Mar 12, 2014

6H-SiC Photoconductive Switches Triggered at Below Bandgap Wavelengths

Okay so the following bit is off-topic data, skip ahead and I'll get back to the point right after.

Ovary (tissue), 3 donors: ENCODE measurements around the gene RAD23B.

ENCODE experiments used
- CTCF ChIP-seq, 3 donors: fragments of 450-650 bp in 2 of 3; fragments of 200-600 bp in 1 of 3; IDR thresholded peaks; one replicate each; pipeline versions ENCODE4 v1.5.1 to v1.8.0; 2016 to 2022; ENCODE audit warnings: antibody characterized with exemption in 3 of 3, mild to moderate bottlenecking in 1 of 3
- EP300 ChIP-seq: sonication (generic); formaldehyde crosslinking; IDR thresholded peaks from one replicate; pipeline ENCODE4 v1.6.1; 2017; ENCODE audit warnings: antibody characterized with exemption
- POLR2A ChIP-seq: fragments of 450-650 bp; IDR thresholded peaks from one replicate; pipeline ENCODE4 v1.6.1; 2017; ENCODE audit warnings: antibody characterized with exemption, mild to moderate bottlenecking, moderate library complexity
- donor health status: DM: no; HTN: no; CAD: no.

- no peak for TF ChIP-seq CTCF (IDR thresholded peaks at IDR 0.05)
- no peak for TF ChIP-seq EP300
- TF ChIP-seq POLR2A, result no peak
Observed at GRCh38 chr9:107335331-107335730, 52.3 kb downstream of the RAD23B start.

Semi-insulating silicon carbide (SiC) is an attractive material to use to construct high voltage, compact, photoconducting semiconductor switches (PCSS) due to its large bandgap, high critical electric field strength, high electron saturation velocity, and high thermal conductivity. The critical field strength of 3 MV/cm of 6H-SiC makes it particularly attractive for compact, high voltage, fast switching applications such as a dielectric wall accelerator (DWA). To realize the benefits of the high bulk electric field strength of SiC and diffuse switch current, carriers must be excited throughout the bulk of the photo switch. Photoconducting switches with opposing electrodes were fabricated on "a" plane, vanadium compensated, semi-insulating, 6H-SiC substrates. The PCSS devices were switched by optically exciting deep extrinsic levels lying within the 6H-SiC bandgap. The SiC photoswitches were tested up to a bias voltage of 11000 V with a corresponding peak current of 150 A. The 6H-SiC substrates withstood average electric fields up to 27 MV/m. Minimum PCCS dynamic resistances of 2 and 10 Ohms were obtained with 13 mJ optical pulses at 532 and 1064 nm wavelengths


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